Vol. X1, No. 2 — Summer-Fall 2015
From The Chairman, Ed Trippe...
Chairman continues on p. 2
THE INTERNAL GERMAN SERVICE
Above and Beyond
As I sit down to write this message, I am reminded that the Pan Am Historical Foundation has been around for more than 20 years. During this time, the Foundation has changed and evolved. Our mission continues to be the preservation and celebration of the airline’s legacy. Worth noting is that this November marks the 80th anniversary of the first transpacific flight of the China Clipper. We have undertaken major projects – archiving the company’s historic records and memorabilia, supporting the creation of aviation exhibits and, increasingly important, providing archival resources for the aviation community. Our website, panam.org, has developed into an important domain for a growing audience of aviation enthusiasts interested in Pan Am history. We have also endeavored to serve as the ‘glue’ that keeps our members connected – through our newsletter, our website and support of the many events held around the globe. In this issue, you will read about the Irish Spring reunion scheduled for April 2016, and the World Wings International Convention to be held in Savannah, Georgia in October. Perhaps most important of all, the Foundation honors the many people
By John Marshall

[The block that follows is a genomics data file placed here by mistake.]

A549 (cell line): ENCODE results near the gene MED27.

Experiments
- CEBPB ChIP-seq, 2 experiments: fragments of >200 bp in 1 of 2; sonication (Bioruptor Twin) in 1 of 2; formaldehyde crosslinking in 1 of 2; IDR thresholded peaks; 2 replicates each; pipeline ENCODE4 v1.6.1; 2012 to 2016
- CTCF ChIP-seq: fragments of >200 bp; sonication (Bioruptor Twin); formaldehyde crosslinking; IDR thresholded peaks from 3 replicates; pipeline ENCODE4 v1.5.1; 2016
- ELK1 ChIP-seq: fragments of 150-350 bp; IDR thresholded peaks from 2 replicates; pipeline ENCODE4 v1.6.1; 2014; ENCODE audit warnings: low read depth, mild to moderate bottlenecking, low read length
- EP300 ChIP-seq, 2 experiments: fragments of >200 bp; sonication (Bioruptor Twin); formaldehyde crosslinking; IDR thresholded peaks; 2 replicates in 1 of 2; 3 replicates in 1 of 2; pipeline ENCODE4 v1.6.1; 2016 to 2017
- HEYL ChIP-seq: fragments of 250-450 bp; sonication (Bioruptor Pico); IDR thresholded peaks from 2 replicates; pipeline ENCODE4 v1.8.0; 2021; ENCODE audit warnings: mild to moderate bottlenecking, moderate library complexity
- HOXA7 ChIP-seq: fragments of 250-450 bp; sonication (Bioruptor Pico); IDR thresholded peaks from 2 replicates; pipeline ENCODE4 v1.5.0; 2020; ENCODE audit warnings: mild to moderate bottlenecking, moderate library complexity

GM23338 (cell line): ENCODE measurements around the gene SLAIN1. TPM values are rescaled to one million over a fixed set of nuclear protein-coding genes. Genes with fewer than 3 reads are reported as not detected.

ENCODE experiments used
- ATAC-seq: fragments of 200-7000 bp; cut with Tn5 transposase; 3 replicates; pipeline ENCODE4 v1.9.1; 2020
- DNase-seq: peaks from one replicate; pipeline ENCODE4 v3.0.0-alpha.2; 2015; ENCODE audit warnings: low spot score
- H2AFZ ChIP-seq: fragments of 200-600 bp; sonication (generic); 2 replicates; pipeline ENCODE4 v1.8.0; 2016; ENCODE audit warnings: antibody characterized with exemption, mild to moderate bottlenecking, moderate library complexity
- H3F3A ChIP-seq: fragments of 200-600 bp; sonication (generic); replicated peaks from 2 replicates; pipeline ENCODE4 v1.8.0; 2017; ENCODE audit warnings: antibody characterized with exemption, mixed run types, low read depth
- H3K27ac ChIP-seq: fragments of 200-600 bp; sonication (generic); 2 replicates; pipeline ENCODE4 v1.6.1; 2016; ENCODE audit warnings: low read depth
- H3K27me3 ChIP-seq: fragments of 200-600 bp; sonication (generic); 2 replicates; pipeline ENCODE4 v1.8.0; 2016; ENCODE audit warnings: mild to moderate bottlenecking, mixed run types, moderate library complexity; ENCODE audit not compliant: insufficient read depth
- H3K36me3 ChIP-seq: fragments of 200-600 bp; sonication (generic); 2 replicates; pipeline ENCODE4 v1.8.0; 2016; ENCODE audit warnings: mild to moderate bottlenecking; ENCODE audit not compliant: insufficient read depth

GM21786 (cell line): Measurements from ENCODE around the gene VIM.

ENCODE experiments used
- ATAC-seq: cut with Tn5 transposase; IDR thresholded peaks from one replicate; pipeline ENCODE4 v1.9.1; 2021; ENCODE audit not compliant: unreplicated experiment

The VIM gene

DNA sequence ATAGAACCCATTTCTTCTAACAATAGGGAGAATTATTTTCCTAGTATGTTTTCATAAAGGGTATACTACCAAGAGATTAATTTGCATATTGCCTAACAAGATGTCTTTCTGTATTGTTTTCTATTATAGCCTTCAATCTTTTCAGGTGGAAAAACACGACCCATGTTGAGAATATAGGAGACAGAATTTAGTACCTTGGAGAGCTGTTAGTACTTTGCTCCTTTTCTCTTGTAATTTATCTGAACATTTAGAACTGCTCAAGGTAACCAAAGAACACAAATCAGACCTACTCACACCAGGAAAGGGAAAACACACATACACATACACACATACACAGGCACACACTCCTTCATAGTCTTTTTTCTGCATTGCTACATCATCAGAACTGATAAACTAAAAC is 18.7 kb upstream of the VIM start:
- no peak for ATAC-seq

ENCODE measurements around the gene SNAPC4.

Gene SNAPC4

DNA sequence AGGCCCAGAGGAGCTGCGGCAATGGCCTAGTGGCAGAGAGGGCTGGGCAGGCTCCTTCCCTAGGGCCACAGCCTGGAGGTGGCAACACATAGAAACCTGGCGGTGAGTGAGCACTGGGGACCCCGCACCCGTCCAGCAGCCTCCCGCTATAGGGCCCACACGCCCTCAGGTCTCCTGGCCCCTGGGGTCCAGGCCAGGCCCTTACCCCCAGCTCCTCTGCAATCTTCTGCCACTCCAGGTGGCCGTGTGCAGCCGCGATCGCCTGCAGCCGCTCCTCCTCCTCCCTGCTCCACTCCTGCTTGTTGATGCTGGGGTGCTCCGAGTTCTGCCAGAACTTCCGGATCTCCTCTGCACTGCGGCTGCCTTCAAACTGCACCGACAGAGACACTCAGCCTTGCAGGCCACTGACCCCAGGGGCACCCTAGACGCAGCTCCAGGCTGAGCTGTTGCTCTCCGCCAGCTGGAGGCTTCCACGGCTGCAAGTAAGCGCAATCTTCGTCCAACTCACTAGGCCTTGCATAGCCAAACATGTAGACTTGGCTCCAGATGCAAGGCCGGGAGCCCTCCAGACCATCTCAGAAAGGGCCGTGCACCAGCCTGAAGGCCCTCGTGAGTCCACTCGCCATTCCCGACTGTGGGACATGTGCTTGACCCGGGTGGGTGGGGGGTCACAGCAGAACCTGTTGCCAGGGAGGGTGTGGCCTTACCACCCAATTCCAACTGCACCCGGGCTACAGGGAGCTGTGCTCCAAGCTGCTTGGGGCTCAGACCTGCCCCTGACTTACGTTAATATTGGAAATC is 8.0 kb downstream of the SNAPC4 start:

ost Pan Amer’s, when they think about the IGS, as the Internal German Service was known, reflect on the unique feature of that one-of-a-kind operation. Set up by the mandate of the Potsdam Agreement, signed by the three victorious powers at the termination of World War II, the IGS was one of three similar operations set up to provide direct First Clipper Flight – Hamburg to Berlin and uninterrupted service prior to any scheduled departure. I was to Berlin after hostilities ended. By an unfortunate quirk, the demarcation lines looking forward to a fun day of flying, and to the tennis game I had scheduled that divided the conquered nation resulted in the placing of the former capital that afternoon. of the Third Reich over 150 miles into I climbed up the airstairs at the front the Soviet zone of occupation. Each of left entry door and entered the main the four occupying powers had a piece of cabin. The three stewardesses greeted Berlin. The United Kingdom and France me with the news that we were going each established their own air service to to be carrying a critically ill passenger and from Berlin from the west, and after to Dusseldorf for medical treatment the absorption of American Overseas Airlines by Pan Am, the task of providing that wasn’t available anywhere else in the country. The passenger was a very air service by the Americans fell to Pan prominent and influential citizen in American. Berlin and indeed in the country, and I was lucky enough to have been assigned to the IGS for several years. One was being afforded every advantage in the treatment of his affliction. I strolled flight that stands out took place on a back to the rear of the aircraft and saw sunny Sunday morning on a trip from Berlin to Dusseldorf. I was the first offi- that the rear five rows had been blocked cer. Like all of our skippers, the captain off and a curtain separated the section from the rest of the cabin. Just before that day was a wonderfully laid back the passengers boarded an ambulance individual, an exceptional airman, and rolled through the gate and up to the a great guy to fly with. We had flown rear airstairs. The patient was carefully together numerous times, and I always carried up the rear stairs and placed enjoyed our trips together. I strolled atop the folded down seats, with a docout to the Boeing 727 sitting gracetor and two nurses sitting with him in fully in the morning sun, rear stairs extended, which was just a bit unusual, the row just ahead of the curtain. as they were normally up and stowed IGS continues on page 2